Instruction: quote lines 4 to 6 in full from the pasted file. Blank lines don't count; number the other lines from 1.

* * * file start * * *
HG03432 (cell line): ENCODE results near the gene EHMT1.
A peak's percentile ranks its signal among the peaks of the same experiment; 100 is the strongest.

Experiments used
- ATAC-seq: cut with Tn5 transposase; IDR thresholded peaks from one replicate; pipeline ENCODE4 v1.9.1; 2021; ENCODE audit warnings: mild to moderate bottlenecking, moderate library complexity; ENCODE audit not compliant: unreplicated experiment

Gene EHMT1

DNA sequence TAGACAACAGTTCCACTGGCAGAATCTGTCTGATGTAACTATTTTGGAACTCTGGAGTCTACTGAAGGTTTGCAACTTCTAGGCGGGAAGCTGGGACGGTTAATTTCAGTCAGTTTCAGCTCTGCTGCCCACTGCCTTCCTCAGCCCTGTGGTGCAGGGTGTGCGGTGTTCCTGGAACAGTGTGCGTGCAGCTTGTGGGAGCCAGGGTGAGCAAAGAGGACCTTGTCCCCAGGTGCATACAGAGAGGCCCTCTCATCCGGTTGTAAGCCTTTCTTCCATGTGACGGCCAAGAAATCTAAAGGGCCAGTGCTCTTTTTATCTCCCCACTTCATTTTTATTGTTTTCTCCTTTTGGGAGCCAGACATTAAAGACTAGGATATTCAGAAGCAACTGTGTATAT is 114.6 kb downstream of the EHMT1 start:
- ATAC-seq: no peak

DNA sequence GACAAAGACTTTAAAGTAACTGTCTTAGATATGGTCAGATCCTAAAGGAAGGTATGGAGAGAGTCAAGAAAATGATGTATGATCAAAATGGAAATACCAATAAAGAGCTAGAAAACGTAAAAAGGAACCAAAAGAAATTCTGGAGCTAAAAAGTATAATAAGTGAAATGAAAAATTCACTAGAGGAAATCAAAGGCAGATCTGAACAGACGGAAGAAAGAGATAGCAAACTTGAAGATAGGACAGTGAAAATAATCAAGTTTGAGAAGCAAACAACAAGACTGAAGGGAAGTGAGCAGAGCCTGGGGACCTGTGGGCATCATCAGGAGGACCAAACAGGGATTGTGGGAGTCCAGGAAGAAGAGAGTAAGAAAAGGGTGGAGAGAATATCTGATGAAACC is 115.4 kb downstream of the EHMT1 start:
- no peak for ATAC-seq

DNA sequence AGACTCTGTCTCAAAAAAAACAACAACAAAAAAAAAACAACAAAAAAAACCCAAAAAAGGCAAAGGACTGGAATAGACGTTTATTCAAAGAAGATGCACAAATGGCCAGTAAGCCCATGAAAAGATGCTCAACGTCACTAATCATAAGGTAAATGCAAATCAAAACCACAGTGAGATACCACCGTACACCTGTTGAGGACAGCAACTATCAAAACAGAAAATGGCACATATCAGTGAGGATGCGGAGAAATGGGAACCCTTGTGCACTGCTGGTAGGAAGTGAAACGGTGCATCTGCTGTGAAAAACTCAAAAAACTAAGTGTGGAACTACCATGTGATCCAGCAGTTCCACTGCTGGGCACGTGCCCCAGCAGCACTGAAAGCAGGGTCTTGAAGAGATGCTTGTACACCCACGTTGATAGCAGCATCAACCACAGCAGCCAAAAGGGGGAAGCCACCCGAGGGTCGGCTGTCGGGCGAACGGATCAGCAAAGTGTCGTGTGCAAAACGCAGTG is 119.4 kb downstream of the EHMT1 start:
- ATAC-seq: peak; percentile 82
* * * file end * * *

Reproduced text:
- ATAC-seq: cut with Tn5 transposase; IDR thresholded peaks from one replicate; pipeline ENCODE4 v1.9.1; 2021; ENCODE audit warnings: mild to moderate bottlenecking, moderate library complexity; ENCODE audit not compliant: unreplicated experiment

Gene EHMT1

DNA sequence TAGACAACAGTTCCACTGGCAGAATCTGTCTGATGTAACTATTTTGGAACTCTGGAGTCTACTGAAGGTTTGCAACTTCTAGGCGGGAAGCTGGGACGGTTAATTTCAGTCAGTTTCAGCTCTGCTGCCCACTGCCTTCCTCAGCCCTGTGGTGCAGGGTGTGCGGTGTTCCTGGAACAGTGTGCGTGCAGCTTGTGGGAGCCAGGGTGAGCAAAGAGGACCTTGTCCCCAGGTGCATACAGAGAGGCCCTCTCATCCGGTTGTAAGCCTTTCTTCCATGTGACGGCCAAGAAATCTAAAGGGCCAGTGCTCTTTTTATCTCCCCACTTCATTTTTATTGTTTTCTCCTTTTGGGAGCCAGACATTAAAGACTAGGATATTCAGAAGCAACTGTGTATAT is 114.6 kb downstream of the EHMT1 start: